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Dr Anthony Fauci: UK was ‘smart’ to drop herd immunity strategy
13 September 2020, 12:52 | Updated: 13 September 2020, 14:14
America’s top infectious disease expert Dr Anthony Fauci has told LBC that the UK’s initial herd immunity strategy “didn’t work” and ministers were “smart” to change tack.
In an exclusive interview with LBC’s Tom Swarbrick on Sunday, when asked about the UK’s response, White House Covid-19 adviser Dr Fauci said he is constantly asked that question about the US handling of the crisis, adding: “You could have always done better.”
“It’s very interesting because I get asked that a lot about our response. You could always have done better. I think what the UK did at the beginning they thought they would perhaps go the herd immunity route and let there be infections but that didn’t work. They were smart enough to say wait a minute, we’ve got to reverse our strategy and then I think they did as well as anyone could expect.
“It’s easy to criticise retrospectively about what you could have done better, if you look at the entire planet and all the different countries most countries had a problem. I’m always reluctant to make any critique, hopefully looking forward you’ll do much better.”
Mr Fauci said the suspension of Oxford University’s AstraZeneca vaccine trial represents a “serious adverse event” but that it “doesn’t blunt my optimism” for a successful vaccine by the end of the year, adding it shows “good checks and balances” exist. The trial resumed yesterday after a safety assessment was carried out.
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“The issue now is something that is one of those things that’s just the reality of vaccine trials. They ran into a serious adverse event and they did the appropriate thing; they put the trial on hold which means there will be no more enrolment until they figure this out, but hopefully they’ll figure it out soon,” he told LBC.
“But when you have six or seven candidates and one gets slowed down, the entire field doesn’t get slowed down because the others are right on course.”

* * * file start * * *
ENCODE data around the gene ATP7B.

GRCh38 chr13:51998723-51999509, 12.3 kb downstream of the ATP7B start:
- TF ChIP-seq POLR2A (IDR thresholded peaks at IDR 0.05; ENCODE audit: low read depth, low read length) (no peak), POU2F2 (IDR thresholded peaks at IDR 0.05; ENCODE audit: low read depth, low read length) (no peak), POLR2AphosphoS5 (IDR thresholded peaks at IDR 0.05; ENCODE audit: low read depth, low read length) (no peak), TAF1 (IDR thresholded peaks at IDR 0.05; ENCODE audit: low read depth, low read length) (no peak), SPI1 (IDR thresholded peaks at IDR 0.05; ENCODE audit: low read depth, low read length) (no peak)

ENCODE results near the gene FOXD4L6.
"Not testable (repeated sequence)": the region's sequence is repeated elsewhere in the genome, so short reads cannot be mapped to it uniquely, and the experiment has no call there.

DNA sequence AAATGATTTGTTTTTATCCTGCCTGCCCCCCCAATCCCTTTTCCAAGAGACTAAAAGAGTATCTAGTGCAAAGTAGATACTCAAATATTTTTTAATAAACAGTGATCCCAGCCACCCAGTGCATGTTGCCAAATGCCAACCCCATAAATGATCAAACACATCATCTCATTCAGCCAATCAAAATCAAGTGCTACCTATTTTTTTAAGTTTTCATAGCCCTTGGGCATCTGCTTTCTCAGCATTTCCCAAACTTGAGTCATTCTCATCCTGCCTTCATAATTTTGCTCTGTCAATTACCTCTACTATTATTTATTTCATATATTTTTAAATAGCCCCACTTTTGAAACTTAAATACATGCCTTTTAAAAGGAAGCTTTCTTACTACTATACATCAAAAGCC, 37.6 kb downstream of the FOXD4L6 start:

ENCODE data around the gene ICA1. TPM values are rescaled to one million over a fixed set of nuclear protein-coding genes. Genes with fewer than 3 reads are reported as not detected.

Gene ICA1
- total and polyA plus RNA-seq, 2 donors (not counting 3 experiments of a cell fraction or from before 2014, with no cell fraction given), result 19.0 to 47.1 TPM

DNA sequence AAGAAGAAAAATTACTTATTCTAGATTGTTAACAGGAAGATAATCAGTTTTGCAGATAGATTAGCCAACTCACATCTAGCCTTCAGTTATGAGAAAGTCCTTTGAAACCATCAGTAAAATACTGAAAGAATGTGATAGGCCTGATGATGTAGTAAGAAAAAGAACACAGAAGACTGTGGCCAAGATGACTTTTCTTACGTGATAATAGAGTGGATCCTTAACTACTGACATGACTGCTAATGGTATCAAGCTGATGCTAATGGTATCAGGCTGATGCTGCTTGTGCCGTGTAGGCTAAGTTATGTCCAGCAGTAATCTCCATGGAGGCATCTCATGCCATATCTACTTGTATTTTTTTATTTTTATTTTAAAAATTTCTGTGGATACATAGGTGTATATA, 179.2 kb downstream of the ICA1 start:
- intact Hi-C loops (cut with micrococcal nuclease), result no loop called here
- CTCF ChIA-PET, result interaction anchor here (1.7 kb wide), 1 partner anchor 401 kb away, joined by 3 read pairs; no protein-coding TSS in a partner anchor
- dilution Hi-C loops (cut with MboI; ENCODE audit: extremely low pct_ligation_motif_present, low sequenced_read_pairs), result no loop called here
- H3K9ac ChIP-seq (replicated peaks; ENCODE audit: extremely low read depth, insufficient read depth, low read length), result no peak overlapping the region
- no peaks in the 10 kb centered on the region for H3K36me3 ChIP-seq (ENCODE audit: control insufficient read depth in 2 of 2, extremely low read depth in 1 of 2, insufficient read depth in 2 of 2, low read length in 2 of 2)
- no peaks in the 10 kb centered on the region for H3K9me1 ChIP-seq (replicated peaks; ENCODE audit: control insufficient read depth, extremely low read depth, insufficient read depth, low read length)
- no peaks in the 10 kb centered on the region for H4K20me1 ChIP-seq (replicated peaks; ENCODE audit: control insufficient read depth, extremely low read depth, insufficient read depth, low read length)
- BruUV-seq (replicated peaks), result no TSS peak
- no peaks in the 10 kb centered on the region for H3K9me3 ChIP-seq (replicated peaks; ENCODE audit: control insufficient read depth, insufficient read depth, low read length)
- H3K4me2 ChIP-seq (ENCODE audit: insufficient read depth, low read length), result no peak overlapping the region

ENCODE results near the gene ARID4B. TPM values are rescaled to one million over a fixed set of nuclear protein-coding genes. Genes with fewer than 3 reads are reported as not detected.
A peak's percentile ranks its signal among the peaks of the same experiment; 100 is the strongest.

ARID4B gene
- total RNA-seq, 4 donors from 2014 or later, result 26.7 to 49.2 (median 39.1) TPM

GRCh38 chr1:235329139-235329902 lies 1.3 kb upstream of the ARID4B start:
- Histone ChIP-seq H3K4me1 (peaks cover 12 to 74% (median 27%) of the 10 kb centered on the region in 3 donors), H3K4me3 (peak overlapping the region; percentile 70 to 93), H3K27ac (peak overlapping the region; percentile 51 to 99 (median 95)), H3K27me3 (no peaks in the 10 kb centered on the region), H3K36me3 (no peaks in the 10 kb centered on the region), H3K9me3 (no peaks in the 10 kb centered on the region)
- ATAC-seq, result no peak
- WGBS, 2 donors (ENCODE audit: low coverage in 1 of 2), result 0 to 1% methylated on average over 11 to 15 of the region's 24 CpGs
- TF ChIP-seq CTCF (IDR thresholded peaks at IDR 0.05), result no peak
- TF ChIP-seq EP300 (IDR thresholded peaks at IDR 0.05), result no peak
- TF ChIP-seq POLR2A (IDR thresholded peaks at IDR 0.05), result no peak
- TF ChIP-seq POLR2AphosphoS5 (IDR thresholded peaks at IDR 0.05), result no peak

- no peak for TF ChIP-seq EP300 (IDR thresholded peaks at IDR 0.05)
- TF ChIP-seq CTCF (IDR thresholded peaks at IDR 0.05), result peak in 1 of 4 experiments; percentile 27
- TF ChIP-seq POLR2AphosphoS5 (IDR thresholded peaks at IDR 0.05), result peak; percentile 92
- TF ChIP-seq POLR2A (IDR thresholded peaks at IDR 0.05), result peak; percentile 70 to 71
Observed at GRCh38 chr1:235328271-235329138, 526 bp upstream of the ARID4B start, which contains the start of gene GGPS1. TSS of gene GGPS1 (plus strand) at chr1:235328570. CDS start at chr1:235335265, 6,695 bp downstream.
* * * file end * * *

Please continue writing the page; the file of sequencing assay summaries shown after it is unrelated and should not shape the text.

He added: “My feeling is that by the time we get to the end of this calendar year - November, December - we likely will know whether we have a safe and effective vaccine or more than one vaccine.
“There are three candidates, including one from the UK, that are being tested right now in the United States in a phase 3 trial and we hope that by the end of this year we’ll get enough results to make a determination as to whether it’s safe and effective.”
“We are going quickly but it’s important to point out that the speed by no means compromises safety, nor does it compromise scientific integrity,” he added. “The speed is based on the extraordinary advances in technology that have occurred over the last 10 years or so.”
Mr Fauci has gained acclaim during the pandemic for being willing to speak his mind, even when it puts him on a collision course with his boss - a certain US president Donald Trump.
Now in an affront to UK Health Secretary Matt Hancock’s claim that asymptomatic people are being “inappropriate” in using up testing capacity, Mr Fauci warned now know that around 40 to 45 per cent of those infected with the virus are asymptomatic, with the level at 50 per cent in the US and “not any different” in the UK.
“Health officials like myself often - and I think that most of my colleagues argee with me - feel that testing people who are without symptoms is an important part of the public health endeavour and should be pursued,” he told LBC.
“If you ignore asymptomatic infection, you’re ignoring a very important part of the problem.”
He added that a vaccine is essential to return to “some degree of normality”, and that shifting data and scientific recommendations during the pandemic mean even he has mistakes along the way.
Mr Fauci said having “played down” the public use of face masks was a mistake given they are now a “must”, but that the turning point was evidence changing on how those without symptoms were transmitting the virus and industry ramped up mask supply.
He told LBC: “We had a difficulty in the US because the president up until recently has not really been wearing a mask, and even now he doesn’t wear a mask, so that obviously isn’t good.”
Discussing his relationship with the US president, Mr Fauci said: “You know, it’s complicated. When we’re one-on-one in the Oval Office we have a good relationship.
“When I say things that I feel are the truth and the honest things that tend to sometimes conflict with what he says, he pushes back and he gets critical of me. Which is understandable.”
Asked by LBC if he trusts Mr Trump, Mr Fauci said he does, adding: “I have served six presidents since Ronald Reagan. And the reason why I’m still here serving presidents is that I, at times, do not answer questions that are definitely going to get you into trouble."
Has the president misled the American people? “Not going to go there. I’m not going to say what you’d like me to say," Mr Fauci said.